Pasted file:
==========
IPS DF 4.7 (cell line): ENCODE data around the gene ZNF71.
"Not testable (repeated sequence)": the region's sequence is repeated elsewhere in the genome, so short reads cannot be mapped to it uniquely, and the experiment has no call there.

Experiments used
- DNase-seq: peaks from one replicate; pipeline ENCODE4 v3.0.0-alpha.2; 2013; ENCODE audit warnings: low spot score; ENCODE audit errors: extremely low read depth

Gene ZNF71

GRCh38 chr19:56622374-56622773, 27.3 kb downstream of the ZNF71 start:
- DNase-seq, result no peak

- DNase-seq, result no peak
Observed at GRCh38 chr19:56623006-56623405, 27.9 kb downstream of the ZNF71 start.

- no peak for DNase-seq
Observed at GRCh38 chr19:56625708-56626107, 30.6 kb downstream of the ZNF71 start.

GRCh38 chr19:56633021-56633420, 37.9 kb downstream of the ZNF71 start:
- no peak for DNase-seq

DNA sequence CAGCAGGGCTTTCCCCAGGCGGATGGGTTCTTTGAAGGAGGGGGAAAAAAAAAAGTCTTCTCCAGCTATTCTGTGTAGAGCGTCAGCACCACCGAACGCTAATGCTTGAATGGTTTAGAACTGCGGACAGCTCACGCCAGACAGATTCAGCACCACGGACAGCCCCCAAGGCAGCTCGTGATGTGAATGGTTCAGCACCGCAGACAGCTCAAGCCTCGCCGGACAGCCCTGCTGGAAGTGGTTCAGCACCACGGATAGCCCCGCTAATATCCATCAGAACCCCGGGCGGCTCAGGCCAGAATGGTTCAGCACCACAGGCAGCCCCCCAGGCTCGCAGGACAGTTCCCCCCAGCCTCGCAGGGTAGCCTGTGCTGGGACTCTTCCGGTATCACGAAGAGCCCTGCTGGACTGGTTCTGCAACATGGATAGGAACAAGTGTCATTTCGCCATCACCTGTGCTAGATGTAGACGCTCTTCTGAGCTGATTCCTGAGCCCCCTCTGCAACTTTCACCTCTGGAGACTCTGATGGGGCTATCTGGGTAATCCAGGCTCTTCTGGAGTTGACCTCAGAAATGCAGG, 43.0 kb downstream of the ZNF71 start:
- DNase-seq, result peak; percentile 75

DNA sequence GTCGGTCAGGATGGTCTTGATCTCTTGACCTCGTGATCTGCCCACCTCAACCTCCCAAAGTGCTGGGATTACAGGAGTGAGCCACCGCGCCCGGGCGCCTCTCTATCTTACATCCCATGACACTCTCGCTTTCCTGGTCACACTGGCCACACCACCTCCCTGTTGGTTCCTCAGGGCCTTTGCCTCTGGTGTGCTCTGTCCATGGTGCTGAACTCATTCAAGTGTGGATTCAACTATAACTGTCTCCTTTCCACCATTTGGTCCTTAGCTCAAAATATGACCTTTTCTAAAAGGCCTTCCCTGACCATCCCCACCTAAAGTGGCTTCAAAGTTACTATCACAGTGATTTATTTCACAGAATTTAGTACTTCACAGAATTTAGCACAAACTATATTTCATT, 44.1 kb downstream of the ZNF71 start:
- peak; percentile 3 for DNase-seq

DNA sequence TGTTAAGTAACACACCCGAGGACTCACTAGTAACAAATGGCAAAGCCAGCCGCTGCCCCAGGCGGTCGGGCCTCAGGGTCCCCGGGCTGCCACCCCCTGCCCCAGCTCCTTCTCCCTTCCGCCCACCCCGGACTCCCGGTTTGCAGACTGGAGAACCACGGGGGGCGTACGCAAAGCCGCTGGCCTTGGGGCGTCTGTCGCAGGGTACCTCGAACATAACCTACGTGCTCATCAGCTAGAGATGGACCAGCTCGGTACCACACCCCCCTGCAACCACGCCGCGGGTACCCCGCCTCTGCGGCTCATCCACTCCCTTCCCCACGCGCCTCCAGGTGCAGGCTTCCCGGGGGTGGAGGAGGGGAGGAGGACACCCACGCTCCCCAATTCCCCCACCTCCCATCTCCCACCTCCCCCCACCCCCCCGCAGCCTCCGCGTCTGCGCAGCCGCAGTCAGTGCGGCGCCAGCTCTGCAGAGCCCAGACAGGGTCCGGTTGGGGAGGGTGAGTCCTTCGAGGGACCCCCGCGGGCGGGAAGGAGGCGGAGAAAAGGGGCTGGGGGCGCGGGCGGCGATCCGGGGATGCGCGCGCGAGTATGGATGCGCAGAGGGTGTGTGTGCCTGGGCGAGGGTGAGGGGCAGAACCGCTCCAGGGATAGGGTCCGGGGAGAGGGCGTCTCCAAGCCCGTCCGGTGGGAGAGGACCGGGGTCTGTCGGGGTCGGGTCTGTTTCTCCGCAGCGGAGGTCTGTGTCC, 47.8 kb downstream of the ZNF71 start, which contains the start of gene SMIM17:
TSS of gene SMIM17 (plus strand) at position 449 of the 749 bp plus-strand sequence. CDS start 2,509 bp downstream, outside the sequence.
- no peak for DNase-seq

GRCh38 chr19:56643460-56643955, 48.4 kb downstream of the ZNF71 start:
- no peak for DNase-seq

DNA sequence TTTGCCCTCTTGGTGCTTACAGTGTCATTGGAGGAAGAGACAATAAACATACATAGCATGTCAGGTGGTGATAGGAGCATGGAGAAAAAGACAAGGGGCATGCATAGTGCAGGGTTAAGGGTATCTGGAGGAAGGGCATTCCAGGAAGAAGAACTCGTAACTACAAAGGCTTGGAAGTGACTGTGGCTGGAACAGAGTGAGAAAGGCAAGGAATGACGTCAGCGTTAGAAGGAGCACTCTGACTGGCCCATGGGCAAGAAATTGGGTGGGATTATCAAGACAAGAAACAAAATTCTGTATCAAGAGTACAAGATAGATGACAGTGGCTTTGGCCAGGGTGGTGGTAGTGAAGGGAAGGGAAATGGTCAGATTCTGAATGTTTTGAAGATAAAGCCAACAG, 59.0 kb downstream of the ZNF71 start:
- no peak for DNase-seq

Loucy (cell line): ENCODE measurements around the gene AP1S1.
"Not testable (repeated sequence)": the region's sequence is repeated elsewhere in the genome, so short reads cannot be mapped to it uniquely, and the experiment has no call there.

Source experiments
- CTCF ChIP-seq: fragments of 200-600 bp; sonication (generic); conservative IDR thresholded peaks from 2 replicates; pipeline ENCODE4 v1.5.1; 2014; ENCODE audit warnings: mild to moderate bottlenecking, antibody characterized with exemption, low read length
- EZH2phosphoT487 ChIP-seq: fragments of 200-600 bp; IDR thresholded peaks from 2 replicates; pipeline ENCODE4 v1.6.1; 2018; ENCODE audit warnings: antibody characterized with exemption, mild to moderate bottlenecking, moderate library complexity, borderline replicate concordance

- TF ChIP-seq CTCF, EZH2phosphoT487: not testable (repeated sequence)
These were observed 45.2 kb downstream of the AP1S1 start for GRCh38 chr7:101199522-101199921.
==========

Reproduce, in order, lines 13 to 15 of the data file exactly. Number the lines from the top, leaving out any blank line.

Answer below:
- no peak for DNase-seq

DNA sequence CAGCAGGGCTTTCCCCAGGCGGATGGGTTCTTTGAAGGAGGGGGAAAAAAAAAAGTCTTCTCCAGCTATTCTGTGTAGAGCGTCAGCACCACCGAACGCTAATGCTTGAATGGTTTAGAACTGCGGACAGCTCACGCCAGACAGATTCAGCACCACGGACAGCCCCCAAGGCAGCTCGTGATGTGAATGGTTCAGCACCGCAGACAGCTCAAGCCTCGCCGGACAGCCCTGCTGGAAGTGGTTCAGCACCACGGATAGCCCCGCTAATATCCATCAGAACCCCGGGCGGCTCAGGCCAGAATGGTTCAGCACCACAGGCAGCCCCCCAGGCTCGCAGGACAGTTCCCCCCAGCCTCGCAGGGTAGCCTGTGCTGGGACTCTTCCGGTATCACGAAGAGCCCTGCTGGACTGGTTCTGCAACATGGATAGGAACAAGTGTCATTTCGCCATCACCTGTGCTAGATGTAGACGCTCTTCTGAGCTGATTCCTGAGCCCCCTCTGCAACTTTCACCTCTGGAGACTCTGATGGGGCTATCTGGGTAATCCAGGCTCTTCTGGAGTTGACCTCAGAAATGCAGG, 43.0 kb downstream of the ZNF71 start:
- DNase-seq, result peak; percentile 75